For the door clerk, Lorenzo Quindoy, this was his fourth time as a poll worker. He told me he liked being a door clerk, a position that involved guiding voters with accessibility needs. He was also looking for work. He had been an accountant, but had resigned to take care of his elderly parents, both of whom were immigrants from the Philippines. He had begun looking for work last year after his parents passed away.
Was being a poll worker a good way to earn additional income? Mr. S., the elderly Korean-language interpreter, scoffed at the notion. “A 14-hour work day—it’s forever, I’m telling you! You don’t do this for the money.” He shook his head. “Every year I want to quit, but it’s like the pain of pregnancy. You forget all about it. Then they call me up again, and I go.”
After the polls closed, I went to a friend’s house and watched the rest of the national election coverage. Of course, the main event of the night was the presidential election. But I knew there were many people holding their breath for the local Queens races.
When the results came in, Grace Meng became New York State’s first Asian-American representative to Congress. Ron Kim, an avowed supporter of the New York State DREAM Act and a Seoul-born immigrant, became the first Korean-American lawmaker in the state, and Democrat Nily Rozic, who had actively reached out to the Asian-American constituents in her majority Asian-American district, was triumphant with two-thirds of the vote.
What elections reveal (and don’t reveal)
That election night, I was struck by the evening’s juxtapositions: exit poll volunteers who couldn’t vote and new immigrants providing language assistance for voters. I had spoken to long-term immigrants who supported the extension of equal rights to undocumented immigrants but not to lesbian and gay couples. The younger poll workers I spoke to were seeking more sustainable employment, but took the 14-hour workday in the meantime. And then there was Mr. S., the Korean-language interpreter, who compared election work to the pain of giving birth, but had done so for 15 years without fail.
On the news, I watched the winning candidates thank their hardworking campaign staff and field volunteers. But beyond these clips, there was little recognition for all the work that had gone into making the playing field a level one. For Asian-American advocacy groups, ensuring fair elections had also involved fighting for fair redistricting, creating bilingual voter guides, registering first-time voters, and litigating the unfair treatment of voters in past elections.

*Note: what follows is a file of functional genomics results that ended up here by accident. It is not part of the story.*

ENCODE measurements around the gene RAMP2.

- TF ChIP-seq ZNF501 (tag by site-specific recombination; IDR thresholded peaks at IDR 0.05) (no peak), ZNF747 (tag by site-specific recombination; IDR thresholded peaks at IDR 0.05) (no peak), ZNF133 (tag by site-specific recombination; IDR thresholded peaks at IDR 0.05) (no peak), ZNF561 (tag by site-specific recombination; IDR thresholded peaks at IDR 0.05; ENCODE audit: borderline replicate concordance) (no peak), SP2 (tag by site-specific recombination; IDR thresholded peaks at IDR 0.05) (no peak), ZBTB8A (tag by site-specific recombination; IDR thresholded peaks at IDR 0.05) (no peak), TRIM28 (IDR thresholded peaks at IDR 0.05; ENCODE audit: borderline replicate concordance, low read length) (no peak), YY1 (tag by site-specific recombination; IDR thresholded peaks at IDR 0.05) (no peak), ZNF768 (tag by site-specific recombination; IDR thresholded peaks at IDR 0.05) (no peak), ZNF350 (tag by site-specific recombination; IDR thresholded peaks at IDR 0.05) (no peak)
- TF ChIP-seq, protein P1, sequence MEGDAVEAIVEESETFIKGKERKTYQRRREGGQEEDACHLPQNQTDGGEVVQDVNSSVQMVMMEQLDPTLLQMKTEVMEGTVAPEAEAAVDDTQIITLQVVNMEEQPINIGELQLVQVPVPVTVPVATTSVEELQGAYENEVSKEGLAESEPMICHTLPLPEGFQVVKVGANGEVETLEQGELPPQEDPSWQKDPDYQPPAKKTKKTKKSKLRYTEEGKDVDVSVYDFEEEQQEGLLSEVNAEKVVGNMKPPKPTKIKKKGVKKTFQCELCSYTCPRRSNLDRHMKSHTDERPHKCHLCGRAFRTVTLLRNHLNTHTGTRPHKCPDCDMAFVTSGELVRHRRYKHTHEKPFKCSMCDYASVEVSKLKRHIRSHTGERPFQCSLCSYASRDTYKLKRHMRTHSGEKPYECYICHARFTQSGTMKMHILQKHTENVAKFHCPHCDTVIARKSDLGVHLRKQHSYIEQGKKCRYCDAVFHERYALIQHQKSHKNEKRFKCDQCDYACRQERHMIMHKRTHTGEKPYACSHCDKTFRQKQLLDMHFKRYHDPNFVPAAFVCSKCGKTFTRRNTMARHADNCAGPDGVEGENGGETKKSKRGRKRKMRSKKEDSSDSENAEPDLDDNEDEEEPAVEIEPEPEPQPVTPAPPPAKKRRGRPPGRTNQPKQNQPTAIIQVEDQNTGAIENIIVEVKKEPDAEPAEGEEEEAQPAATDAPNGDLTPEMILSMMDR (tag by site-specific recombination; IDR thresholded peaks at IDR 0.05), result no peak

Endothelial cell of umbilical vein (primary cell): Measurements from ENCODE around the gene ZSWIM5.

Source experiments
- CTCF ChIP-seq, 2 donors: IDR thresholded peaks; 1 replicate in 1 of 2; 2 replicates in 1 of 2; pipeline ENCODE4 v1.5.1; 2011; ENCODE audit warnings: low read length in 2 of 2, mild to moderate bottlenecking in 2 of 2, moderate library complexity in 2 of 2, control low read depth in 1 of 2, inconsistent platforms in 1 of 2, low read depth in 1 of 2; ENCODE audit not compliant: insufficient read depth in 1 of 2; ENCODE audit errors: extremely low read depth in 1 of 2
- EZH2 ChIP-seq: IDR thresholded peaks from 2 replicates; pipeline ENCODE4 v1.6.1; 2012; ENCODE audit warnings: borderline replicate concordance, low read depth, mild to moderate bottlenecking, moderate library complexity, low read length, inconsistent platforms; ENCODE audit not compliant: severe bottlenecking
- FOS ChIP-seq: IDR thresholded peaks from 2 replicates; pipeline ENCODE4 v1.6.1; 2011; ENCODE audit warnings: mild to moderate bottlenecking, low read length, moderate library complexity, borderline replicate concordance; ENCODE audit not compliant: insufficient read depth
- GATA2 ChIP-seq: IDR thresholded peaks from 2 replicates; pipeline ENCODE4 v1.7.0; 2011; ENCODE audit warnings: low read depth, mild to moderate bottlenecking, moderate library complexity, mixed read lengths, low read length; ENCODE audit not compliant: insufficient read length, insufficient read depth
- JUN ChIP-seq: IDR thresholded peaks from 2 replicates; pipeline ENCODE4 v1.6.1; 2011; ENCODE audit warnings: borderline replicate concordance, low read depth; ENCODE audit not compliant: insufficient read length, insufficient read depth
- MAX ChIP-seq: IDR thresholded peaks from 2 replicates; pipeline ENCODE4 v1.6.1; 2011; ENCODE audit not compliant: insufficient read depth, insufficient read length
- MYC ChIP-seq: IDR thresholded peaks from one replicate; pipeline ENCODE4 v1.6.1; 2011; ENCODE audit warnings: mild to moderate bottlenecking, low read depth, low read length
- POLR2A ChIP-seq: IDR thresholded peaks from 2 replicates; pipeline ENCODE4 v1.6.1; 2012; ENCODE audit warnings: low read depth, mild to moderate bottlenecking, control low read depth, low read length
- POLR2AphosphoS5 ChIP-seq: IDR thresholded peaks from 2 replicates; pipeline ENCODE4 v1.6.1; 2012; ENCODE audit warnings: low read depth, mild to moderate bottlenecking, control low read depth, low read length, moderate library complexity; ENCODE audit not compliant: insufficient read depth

More than anything, AALDEF’s national exit poll revealed that both locally and nationally, Asian Americans had voted for a change in immigration law. Almost two-thirds of voters in AALDEF’s exit poll, regardless of party affiliation, supported comprehensive immigration reform and a path to citizenship for undocumented immigrants. For the first time, many voters, regardless of their own immigration status, took the pledge to be DREAM voters, supporting candidates with progressive immigration views.
In addition, while most news reports of Asian-American voters drew generalizations from the Pew Research Center’s 2012 report “The Rise of Asian Americans,” broadly painting the Asian-American electorate as highly educated, professionalized, and economically ascendant, the AALDEF poll revealed that nearly a quarter of polled voters had no formal education in the United States. Further, 30 percent relied mostly on Asian-language news sources and 37 percent read English at a moderate level or not well. Twenty-seven percent had voted for the first time. And while Asian-American college students had high rates of voter enrollment, this was not true for those attending community colleges and trade schools, revealing a class divide in who was participating in elections.
For the 249 Asian-American voters who were wrongfully asked to prove their citizenship, the 183 who had no interpreters or translated material when they needed them, the 307 whose names were missing or misspelled on the list of voters—they represent only a fraction of the whole. Who else had been unable to vote or intimidated in the process? And in future elections, who will continue to speak for those who can’t vote?
While it remains to be seen how every winning politician will fulfill his or her campaign promises, there will be those who will hold them to their words long after the polls have closed. They—the community organizers, the civil rights groups, the neighborhood coalitions, the committed citizens—will be the ones to remember what President Obama said about our flawed polling system: “By the way, we have to fix that.”